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Applied mathematics : an intellectual orientation

Author: Francis J Murray
Publisher: New York : Plenum Press, ©1978.
Series: Mathematical concepts and methods in science and engineering, v. 12.
Edition/Format:   Print book : EnglishView all editions and formats
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Additional Physical Format: Online version:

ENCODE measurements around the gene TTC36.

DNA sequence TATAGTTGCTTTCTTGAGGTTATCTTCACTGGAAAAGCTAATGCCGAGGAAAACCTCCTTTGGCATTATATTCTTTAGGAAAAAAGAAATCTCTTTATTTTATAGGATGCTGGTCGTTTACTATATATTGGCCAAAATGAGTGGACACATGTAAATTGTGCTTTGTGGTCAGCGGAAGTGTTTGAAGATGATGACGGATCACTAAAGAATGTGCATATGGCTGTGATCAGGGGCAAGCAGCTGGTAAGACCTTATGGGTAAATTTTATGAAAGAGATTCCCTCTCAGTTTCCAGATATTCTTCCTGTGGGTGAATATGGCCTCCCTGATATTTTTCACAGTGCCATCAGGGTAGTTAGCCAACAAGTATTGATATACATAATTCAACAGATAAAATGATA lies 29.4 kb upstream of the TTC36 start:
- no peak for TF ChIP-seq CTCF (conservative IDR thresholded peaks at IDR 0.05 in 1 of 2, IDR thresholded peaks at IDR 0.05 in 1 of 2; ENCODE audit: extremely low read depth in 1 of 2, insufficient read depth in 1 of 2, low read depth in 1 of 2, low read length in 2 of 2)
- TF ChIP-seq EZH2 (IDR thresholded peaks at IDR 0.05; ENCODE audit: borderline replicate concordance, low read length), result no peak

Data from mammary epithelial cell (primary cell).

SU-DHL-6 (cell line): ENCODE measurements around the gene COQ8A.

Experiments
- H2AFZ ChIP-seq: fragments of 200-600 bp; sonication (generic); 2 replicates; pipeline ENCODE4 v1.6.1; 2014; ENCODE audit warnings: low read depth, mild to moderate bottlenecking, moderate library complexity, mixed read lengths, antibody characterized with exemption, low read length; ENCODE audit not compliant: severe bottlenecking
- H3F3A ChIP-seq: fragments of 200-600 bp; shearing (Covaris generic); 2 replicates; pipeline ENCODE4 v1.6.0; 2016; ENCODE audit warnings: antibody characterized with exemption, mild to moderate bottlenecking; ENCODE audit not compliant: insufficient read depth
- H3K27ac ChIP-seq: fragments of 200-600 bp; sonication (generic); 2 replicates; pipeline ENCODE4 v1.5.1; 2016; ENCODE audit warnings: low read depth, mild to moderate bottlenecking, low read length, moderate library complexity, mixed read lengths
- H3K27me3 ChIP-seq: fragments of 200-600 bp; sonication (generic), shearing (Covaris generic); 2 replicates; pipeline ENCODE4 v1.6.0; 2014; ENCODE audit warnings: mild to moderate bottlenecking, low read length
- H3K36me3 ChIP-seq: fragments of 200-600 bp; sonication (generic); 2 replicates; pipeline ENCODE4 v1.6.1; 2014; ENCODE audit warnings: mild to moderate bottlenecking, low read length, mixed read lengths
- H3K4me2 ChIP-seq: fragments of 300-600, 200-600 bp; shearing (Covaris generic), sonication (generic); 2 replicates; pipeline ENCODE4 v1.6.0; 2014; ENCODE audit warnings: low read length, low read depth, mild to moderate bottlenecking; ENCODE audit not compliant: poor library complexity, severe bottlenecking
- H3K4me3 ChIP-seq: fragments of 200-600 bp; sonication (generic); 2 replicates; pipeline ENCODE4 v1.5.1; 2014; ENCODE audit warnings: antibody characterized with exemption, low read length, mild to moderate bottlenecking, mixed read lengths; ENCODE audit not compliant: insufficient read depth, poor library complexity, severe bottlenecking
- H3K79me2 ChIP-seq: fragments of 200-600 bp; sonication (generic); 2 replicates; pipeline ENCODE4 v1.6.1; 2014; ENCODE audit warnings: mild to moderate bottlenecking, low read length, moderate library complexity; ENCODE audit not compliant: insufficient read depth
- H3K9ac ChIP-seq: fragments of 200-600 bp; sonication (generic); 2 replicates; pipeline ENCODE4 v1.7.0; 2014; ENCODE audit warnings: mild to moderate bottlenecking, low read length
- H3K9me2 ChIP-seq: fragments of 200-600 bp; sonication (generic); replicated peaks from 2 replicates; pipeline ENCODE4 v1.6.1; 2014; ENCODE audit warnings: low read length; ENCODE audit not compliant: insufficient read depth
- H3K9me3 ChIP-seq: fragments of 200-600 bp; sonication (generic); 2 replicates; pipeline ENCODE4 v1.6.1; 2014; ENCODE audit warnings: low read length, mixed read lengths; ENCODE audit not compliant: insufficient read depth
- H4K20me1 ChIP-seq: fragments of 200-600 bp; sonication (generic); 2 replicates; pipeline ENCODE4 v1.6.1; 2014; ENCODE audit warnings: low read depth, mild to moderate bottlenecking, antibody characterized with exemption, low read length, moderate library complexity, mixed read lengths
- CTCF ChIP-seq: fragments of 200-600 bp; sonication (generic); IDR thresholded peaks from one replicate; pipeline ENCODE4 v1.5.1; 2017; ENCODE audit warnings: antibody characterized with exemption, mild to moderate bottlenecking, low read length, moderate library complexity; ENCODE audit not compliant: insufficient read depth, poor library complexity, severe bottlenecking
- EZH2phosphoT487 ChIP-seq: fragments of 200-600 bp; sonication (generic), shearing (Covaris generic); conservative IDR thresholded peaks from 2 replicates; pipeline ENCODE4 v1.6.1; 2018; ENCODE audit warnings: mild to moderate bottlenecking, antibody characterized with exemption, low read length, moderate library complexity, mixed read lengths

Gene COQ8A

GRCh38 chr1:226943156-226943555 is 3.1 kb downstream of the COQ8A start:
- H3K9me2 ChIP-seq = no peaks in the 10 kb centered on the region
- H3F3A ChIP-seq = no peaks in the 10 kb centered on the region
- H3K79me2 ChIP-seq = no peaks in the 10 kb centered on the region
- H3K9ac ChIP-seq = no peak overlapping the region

Murray, Francis J. (Francis Joseph), 1911-
Applied mathematics.
New York : Plenum Press, ©1978
(OCoLC)644298518
Material Type: Internet resource
Document Type: Book, Internet Resource
All Authors / Contributors: Francis J Murray
ISBN: 0306392526 9780306392528
OCLC Number: 3892702
Description: xiv, 225 pages : illustrations ; 24 cm.